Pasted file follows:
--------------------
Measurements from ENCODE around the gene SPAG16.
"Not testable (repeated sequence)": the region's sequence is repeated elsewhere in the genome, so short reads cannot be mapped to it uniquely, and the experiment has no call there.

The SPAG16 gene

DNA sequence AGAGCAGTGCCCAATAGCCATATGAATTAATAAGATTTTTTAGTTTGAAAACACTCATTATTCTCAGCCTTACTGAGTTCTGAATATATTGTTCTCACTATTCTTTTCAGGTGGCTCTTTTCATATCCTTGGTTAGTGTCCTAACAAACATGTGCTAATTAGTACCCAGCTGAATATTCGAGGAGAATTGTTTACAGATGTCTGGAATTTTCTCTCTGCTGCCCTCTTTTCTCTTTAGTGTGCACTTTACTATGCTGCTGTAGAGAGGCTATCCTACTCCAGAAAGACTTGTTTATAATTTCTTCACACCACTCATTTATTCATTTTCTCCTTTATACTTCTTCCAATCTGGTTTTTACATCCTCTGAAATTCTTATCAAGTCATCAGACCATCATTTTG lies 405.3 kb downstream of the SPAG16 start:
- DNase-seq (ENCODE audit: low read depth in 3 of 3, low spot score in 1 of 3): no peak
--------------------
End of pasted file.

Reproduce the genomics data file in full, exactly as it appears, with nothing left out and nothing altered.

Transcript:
Measurements from ENCODE around the gene SPAG16.
"Not testable (repeated sequence)": the region's sequence is repeated elsewhere in the genome, so short reads cannot be mapped to it uniquely, and the experiment has no call there.

The SPAG16 gene

DNA sequence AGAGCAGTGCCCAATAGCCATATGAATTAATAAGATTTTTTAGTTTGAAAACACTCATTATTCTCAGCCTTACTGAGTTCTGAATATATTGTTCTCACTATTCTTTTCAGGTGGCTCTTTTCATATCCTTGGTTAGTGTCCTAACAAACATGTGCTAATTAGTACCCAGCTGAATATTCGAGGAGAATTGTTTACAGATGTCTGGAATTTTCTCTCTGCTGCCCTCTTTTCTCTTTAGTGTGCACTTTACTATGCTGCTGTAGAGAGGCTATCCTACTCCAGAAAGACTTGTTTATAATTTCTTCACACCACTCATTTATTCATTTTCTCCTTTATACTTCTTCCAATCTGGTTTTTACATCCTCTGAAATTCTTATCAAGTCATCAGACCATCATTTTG lies 405.3 kb downstream of the SPAG16 start:
- DNase-seq (ENCODE audit: low read depth in 3 of 3, low spot score in 1 of 3): no peak